Lease-a-spouse

Now that we have changed marriage so that people of the same sex can marry, there are all kinds of other ways we might tinker with the institution.  Attorney Paul Rampell, writing in the Washington Post, says that we need to recognize that marriages, like other legal partnerships, often do not last a lifetime.  So he proposes that marital contracts be developed along the line of leases.  That is, a marriage would be negotiated for a particular period of time, with an option for renewal.

From A high divorce rate means it’s time to try ‘wedleases’ – The Washington Post:

Marriage is a legal partnership that lasts a lifetime — one lifetime to be exact, that of the first of the spouses to die. Generally speaking, that is a long time for any partnership. People, circumstances and all sorts of other things change. The compatibility of any two people over decades may decline with these changes to the point of extinction.

In real estate, one may own a life estate in a piece of property. This is comparable to the term of a marriage — a lifetime. And in real estate, one may hold possession of property for shorter terms through a lease.

Why don’t we borrow from real estate and create a marital lease? Instead of wedlock, a “wedlease.”

Here’s how a marital lease could work: Two people commit themselves to marriage for a period of years — one year, five years, 10 years, whatever term suits them. The marital lease could be renewed at the end of the term however many times a couple likes. It could end up lasting a lifetime if the relationship is good and worth continuing. But if the relationship is bad, the couple could go their separate ways at the end of the term. The messiness of divorce is avoided and the end can be as simple as vacating a rental unit.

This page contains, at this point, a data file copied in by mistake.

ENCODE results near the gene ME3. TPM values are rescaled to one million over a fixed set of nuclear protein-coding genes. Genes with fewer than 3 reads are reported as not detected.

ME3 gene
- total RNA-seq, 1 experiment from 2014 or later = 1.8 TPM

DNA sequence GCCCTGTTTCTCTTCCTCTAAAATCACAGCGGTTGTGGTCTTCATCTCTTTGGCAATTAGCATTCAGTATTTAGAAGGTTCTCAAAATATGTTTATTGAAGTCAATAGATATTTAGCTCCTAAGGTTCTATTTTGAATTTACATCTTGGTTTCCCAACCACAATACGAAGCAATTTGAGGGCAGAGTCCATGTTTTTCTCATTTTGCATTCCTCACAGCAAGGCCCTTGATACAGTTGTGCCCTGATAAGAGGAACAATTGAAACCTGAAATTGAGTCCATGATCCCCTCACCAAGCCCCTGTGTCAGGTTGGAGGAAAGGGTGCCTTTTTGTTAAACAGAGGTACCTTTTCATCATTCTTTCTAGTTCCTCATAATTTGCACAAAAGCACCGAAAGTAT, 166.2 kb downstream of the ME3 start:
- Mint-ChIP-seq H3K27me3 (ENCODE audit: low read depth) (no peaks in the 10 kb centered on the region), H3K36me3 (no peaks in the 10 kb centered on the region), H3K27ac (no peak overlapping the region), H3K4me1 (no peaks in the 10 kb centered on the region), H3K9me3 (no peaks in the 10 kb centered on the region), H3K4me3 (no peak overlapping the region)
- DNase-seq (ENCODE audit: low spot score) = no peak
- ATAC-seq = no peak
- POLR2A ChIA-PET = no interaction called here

A marital lease could describe the property of the spouses in detail, so separate ownership is clear. If a couple wishes to buy something together, or share ownership, they can keep a schedule of these items and decide as they go along how these would be disposed of in the event of a partner’s death or if they do not renew their wedlease. Landlords and tenants have proved the effectiveness of making clear their separate property and its disposition at the end of property leases.

If the couple has a child, there could be an option to have the lease automatically continue until the child reaches the age of majority. Of course, relationships change with family additions and an extended term may not be feasible. But considering the number of children born out of wedlock these days, would it not be better for parents to at least commit to a wedlease, even if it doesn’t last a lifetime?

A wedlease could also imitate a real-estate lease through the use of security deposits. Each spouse could deposit a sum of money with an independent third party to ensure compliance with the wedlease. A further step could be to authorize the third party to arbitrate disputes between the spouses.

Our society has become comfortable with premarital and postnuptial contracts. The marital lease would be similar, except that it addresses the reality that the marital relationship between two people often does not last a lifetime.

When a college noticed that students did not use sidewalks around a courtyard but cut across the lawn for efficiency, administrators decided to move the sidewalks rather than continuing to post signs to “Keep off the grass” that people ignored. Similarly, why doesn’t society make the legal structure of marriage more congruent to our behavior? A wedlease may be a practical improvement to an institution whose success, today, is something of a coin toss.

About Gene Veith

Professor of Literature at Patrick Henry College, the Director of the Cranach Institute at Concordia Theological Seminary, a columnist for World Magazine and TableTalk, and the author of 18 books on different facets of Christianity & Culture.


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